I was offered a year’s compensation that was payable if I stayed on board and a “change of control” — a sale or closure of the company — took place. The bonus helped ease my mind that I wouldn’t be left high-and-dry should something happen, and it kept me in the fold and working hard until we closed the doors for good. Most of all, there was no performance criteria attached to the stay-put bonus, but I think the assumption was that as professionals, we would continue to give the company our best effort as long as we were there.

That’s what I see happening at Best Buy, and that’s why I can’t fault its management team for trying to stem the brain drain and keep executives on board who might be able able to help get things back on track.

I can’t read the minds of those Best Buy managers getting the retention bonus, if the situation is anything like mine, it’s a fair trade-off for agreeing to stick with a sinking ship. Maybe that compensation consultant who quit knows something he’s not saying, but to me, that in itself was reason enough to consider the retention bonus a smart play for the company all the way around.

Getting $89k per month NOT to work

Of course, there’s a lot more going on than just Best Buy’s retention bonuses. Here are some HR and workplace-related items you may have missed. This is TLNT’s weekly round-up of news, trends, and insights from the world of talent management. I do it so you don’t have to.

  • Labor showdown? How about vacation first? Leave it to the French to always make sure their priorities are in order. According to Bloomberg Businessweek, “In an effort to stem widening losses, (French automaker) Peugeot announced it would lay off a total of 14,000 workers, one of the biggest industrial downsizings in the country’s recent history. French President Hollande called the plan “unacceptable,” and his government ordered an independent expert to deliver an emergency report by the end of July. What happened next helps explain why Peugeot — and much of France Inc. — struggles to compete in the global economy. On July 30, the government announced that the Peugeot report would be delayed until Sept. 10. The reason: Most of the union leaders and government officials who were to be consulted on it are on vacation. Never mind that the fate of one of the country’s biggest private employers hangs in the balance.”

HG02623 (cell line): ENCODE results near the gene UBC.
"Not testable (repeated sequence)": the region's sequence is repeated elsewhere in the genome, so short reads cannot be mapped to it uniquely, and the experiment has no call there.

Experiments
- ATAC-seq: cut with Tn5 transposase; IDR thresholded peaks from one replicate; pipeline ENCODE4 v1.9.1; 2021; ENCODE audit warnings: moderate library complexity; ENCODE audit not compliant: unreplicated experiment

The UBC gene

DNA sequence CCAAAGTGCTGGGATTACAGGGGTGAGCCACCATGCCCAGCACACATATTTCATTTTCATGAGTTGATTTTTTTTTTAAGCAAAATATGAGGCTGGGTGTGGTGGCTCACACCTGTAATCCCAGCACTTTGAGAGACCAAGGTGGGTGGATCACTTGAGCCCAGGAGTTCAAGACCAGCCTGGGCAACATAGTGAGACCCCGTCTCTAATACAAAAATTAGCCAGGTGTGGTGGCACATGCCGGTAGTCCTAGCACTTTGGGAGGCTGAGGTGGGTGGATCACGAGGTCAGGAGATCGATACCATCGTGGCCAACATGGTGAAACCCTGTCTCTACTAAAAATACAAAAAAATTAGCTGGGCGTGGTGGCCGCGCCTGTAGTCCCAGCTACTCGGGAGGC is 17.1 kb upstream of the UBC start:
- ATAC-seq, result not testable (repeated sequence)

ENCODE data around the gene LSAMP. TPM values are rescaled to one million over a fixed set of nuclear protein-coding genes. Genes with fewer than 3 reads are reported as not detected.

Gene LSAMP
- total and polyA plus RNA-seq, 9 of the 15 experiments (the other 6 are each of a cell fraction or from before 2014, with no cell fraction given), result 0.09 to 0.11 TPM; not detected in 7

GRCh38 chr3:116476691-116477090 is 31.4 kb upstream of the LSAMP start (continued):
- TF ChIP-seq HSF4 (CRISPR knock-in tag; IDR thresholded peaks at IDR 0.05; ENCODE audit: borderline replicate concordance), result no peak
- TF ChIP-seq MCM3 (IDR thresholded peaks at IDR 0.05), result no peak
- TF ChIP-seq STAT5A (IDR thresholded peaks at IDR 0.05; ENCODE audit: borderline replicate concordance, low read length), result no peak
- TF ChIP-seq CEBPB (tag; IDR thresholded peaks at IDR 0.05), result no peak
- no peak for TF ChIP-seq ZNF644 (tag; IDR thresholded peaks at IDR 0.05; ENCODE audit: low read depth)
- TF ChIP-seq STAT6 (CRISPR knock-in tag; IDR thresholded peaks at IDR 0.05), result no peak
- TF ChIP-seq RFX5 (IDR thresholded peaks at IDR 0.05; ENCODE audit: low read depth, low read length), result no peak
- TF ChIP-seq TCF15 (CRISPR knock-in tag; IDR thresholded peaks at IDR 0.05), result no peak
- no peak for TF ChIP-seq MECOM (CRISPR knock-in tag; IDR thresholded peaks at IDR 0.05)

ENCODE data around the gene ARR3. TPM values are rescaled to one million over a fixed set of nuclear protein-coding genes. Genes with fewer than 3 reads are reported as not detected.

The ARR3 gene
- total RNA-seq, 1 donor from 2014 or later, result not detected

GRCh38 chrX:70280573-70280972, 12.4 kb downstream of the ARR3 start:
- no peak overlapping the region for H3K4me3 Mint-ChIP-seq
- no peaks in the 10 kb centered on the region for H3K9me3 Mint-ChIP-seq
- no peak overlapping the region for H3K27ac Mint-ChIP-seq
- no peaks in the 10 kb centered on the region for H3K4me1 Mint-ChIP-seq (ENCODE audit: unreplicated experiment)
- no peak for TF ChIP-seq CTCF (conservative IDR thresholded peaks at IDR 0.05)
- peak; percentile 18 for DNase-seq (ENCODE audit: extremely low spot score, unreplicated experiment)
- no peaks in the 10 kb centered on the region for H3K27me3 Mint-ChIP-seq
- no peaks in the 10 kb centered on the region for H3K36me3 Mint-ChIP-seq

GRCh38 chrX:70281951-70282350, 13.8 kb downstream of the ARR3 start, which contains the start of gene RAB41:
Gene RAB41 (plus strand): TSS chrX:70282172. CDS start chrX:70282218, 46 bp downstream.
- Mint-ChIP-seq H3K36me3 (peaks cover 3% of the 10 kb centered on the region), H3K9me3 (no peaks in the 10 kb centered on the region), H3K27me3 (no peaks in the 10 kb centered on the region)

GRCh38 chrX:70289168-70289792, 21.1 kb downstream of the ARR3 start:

• Who will stay home with the baby? Columnist Chris O’Brien of the San Jose Mercury -News asks a question no one else seems to be asking when he writes, “The discussion around the hiring of Yahoo CEO Marissa Mayer clearly hit a cultural nerve. Can a woman have it all? How will she balance work and raising a baby? Are these topics inherently sexist? But I have become far more fascinated by the question that almost no one seems to be asking: Will Mayer’s husband stay home with the baby?”
  • A cool $89,000 per month NOT to work. Here’s a severance package to die for, according to The Wall Street Journal: “John Krenicki is giving up his General Electric Co. paycheck. But he’s going to be collecting an allowance. As part of a deal to keep the veteran executive from joining a competitor for an unusually long three years, the conglomerate has agreed to pay Mr. Krenicki $89,000 a month until 2022. The payment to Mr. Krenicki, who is 50 years old, was dubbed a retirement allowance by GE and is worth $1 million a year.”
  • Kronos Time Well Spent cartoon. Kronos, the company that probably makes your organization’s time-and-attendance systems, publishes a regular Time Well Spent workplace cartoon by Tom Fishburne. I post them here from time to time in the Weekly Wrap.

John Hollon is managing editor of Fuel50, an AI Opportunity Marketplace solution that delivers internal talent mobility and workforce reskilling. He's also the former founding editor of TLNT and a frequent contributor to ERE and the Fistful of Talent blog.